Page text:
The capital will allow the firm to begin construction of its first factory, in the Auvergne Rhône-Alpes region of France. The build will get underway this year.
Arbiom’s process transforms lignocellulosic biomass into a single-cell protein (SCP), branded as SylPro; the ingredient falls under current feed definitions of dried, inactive torula yeast and is designed to replace fishmeal, soybean meal and concentrate.
The commercial facility, near Lyon, is anticipated to come online in 2024 and is set to produce 10,000 tons of SylPro per year; it will employ more than 40 people.
“We have developed a process that can convert sugar sources into protein through fermentation. For that, we can use multiple types of renewable feedstocks. The idea is to source feedstocks as locally as possible,” Amélie Drouault, business development and partnerships director, Europe, for Arbiom, told us.
“The engineering team is in the process of finalizing the off-takes, the contracts to secure supply of the most cost-attractive, local sources of feedstocks,” said Anthony Scime, SVP strategy, Arbiom.
The company eventually plans to carry out a detailed lifecycle analysis (LCA) on SylPro’s production process, he added. “We are trying to develop a premium protein that is made in a sustainable manner.”
The French government financing follows Arbiom’s participation in the EU-funded Sylfeed program, which the company said validated the scale-up of its production process and the in-vivo performance of SylPro with customers and partners.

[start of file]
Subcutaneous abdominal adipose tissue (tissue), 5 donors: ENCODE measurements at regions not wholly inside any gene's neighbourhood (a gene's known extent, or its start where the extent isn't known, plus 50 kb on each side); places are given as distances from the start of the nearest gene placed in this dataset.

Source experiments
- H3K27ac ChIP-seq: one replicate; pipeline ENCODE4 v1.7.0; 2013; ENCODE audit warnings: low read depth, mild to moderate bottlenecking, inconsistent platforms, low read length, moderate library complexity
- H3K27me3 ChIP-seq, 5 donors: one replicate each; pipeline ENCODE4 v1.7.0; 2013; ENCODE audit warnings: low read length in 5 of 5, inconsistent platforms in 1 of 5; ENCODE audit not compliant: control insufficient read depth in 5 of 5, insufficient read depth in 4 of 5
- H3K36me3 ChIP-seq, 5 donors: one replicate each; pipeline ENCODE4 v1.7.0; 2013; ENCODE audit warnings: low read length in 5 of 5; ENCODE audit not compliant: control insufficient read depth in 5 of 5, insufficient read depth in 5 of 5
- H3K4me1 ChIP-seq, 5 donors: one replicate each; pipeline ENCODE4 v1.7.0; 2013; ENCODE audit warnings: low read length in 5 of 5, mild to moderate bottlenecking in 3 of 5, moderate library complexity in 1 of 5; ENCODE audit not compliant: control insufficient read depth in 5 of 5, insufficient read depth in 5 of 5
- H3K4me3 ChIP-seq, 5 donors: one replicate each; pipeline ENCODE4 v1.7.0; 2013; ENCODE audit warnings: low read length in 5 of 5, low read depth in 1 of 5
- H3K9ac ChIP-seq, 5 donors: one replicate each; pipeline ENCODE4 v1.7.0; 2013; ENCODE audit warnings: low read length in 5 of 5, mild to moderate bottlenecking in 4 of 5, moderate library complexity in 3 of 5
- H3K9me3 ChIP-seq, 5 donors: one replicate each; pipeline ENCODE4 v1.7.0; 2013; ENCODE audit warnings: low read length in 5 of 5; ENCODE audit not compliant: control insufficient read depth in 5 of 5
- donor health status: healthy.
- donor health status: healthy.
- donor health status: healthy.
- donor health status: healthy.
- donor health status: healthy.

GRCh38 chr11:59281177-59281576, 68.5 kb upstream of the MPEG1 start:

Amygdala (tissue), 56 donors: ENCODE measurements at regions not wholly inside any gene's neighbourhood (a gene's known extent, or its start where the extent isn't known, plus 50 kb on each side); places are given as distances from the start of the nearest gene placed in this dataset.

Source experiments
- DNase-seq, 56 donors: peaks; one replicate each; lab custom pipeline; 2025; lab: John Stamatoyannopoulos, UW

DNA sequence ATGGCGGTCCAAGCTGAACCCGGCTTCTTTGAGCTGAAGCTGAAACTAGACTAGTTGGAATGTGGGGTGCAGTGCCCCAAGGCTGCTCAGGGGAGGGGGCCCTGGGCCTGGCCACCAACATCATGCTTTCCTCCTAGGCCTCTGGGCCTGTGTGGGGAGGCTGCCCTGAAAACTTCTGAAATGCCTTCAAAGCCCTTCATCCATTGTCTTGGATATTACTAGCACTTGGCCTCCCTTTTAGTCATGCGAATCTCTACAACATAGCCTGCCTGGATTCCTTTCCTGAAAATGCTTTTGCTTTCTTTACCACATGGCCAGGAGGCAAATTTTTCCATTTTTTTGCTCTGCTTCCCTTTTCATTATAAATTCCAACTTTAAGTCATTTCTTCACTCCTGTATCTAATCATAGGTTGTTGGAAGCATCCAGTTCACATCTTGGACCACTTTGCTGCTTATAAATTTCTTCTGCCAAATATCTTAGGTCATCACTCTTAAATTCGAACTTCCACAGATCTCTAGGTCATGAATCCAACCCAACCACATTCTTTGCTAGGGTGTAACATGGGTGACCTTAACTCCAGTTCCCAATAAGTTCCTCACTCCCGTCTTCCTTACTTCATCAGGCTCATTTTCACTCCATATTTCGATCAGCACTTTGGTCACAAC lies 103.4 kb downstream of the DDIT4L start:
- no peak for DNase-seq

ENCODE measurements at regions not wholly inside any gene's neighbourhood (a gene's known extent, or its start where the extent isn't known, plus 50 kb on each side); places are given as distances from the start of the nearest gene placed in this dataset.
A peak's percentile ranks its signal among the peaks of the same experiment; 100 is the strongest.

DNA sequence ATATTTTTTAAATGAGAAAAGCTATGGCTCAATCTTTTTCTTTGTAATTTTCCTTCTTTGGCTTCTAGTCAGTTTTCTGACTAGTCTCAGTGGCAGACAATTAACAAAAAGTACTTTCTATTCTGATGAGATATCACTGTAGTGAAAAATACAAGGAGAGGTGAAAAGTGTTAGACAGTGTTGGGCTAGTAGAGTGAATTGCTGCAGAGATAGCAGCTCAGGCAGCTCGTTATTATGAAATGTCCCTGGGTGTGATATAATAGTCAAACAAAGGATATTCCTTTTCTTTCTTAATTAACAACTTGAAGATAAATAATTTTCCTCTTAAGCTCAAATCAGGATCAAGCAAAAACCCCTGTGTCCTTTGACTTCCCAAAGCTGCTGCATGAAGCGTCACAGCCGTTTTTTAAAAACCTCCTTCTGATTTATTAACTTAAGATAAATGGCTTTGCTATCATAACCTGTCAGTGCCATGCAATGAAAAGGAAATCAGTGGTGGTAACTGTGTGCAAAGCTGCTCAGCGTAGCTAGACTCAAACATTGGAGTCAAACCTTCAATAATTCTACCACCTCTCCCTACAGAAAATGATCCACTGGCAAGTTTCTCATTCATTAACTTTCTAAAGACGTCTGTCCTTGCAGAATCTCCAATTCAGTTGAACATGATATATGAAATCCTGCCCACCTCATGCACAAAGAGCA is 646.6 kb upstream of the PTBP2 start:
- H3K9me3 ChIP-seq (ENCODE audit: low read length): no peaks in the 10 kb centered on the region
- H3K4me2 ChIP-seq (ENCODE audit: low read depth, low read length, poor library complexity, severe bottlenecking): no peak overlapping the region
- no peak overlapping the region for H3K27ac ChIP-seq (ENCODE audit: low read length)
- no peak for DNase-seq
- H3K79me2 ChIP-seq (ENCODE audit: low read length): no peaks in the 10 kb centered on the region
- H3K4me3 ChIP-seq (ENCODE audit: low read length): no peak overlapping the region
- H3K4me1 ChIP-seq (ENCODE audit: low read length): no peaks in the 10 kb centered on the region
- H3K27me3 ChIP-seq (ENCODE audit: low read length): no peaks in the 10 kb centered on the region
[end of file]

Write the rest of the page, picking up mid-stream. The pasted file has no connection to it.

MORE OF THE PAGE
Commercials trials with a number of pet food, aquaculture, and piglet feed manufacturers, a necessary step for commercial agreements, confirmed that the yeast product confers various nutritional and functional benefits including good digestibility and palatability, along with gut health support, reported Drouault.
The initial target markets in terms of SylPro will be the aquaculture and pet food sectors. “These are two segments where we have a lot of traction at the moment, and where we have ongoing trials with potential customers,” she continued.
The commercial facility will supply customers in Europe but the plan is to also generate sales in North America, said the business development specialist.
“Part of the ambition is to be able to leverage this French plant as a springboard to additional and bigger plants. We also need to make sure the production volume gets to the right places to facilitate that.” said Scime.